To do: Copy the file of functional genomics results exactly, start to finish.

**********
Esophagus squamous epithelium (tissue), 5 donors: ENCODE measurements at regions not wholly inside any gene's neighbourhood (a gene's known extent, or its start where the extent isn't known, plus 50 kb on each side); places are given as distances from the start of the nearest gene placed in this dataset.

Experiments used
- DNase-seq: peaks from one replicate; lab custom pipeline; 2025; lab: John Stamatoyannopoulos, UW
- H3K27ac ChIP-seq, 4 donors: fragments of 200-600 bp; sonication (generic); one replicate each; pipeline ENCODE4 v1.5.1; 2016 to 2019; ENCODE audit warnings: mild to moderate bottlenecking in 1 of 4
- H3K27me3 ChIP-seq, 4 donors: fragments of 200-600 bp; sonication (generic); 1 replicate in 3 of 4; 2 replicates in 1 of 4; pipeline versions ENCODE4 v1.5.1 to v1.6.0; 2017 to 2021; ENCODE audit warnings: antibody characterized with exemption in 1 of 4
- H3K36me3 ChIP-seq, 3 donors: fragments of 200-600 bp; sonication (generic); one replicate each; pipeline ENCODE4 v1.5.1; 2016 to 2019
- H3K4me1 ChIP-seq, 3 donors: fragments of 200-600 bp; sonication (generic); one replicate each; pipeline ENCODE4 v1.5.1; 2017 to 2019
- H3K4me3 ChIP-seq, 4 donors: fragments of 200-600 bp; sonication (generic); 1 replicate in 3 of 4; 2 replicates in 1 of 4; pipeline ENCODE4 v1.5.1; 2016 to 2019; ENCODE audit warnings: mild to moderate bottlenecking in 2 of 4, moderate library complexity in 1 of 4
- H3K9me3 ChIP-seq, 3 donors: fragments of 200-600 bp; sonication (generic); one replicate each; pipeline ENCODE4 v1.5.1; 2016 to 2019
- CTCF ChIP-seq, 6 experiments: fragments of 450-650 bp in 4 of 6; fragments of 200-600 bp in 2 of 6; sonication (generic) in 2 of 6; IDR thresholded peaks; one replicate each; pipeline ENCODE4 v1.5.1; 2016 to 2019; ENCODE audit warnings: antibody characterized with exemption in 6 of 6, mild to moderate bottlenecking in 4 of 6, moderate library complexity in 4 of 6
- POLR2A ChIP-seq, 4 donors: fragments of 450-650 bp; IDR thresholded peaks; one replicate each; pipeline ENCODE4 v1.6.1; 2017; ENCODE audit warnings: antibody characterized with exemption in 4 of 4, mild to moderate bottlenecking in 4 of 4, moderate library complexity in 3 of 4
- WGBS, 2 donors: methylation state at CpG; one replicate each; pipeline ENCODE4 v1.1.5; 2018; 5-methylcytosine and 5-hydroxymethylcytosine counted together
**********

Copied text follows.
Esophagus squamous epithelium (tissue), 5 donors: ENCODE measurements at regions not wholly inside any gene's neighbourhood (a gene's known extent, or its start where the extent isn't known, plus 50 kb on each side); places are given as distances from the start of the nearest gene placed in this dataset.

Experiments used
- DNase-seq: peaks from one replicate; lab custom pipeline; 2025; lab: John Stamatoyannopoulos, UW
- H3K27ac ChIP-seq, 4 donors: fragments of 200-600 bp; sonication (generic); one replicate each; pipeline ENCODE4 v1.5.1; 2016 to 2019; ENCODE audit warnings: mild to moderate bottlenecking in 1 of 4
- H3K27me3 ChIP-seq, 4 donors: fragments of 200-600 bp; sonication (generic); 1 replicate in 3 of 4; 2 replicates in 1 of 4; pipeline versions ENCODE4 v1.5.1 to v1.6.0; 2017 to 2021; ENCODE audit warnings: antibody characterized with exemption in 1 of 4
- H3K36me3 ChIP-seq, 3 donors: fragments of 200-600 bp; sonication (generic); one replicate each; pipeline ENCODE4 v1.5.1; 2016 to 2019
- H3K4me1 ChIP-seq, 3 donors: fragments of 200-600 bp; sonication (generic); one replicate each; pipeline ENCODE4 v1.5.1; 2017 to 2019
- H3K4me3 ChIP-seq, 4 donors: fragments of 200-600 bp; sonication (generic); 1 replicate in 3 of 4; 2 replicates in 1 of 4; pipeline ENCODE4 v1.5.1; 2016 to 2019; ENCODE audit warnings: mild to moderate bottlenecking in 2 of 4, moderate library complexity in 1 of 4
- H3K9me3 ChIP-seq, 3 donors: fragments of 200-600 bp; sonication (generic); one replicate each; pipeline ENCODE4 v1.5.1; 2016 to 2019
- CTCF ChIP-seq, 6 experiments: fragments of 450-650 bp in 4 of 6; fragments of 200-600 bp in 2 of 6; sonication (generic) in 2 of 6; IDR thresholded peaks; one replicate each; pipeline ENCODE4 v1.5.1; 2016 to 2019; ENCODE audit warnings: antibody characterized with exemption in 6 of 6, mild to moderate bottlenecking in 4 of 6, moderate library complexity in 4 of 6
- POLR2A ChIP-seq, 4 donors: fragments of 450-650 bp; IDR thresholded peaks; one replicate each; pipeline ENCODE4 v1.6.1; 2017; ENCODE audit warnings: antibody characterized with exemption in 4 of 4, mild to moderate bottlenecking in 4 of 4, moderate library complexity in 3 of 4
- WGBS, 2 donors: methylation state at CpG; one replicate each; pipeline ENCODE4 v1.1.5; 2018; 5-methylcytosine and 5-hydroxymethylcytosine counted together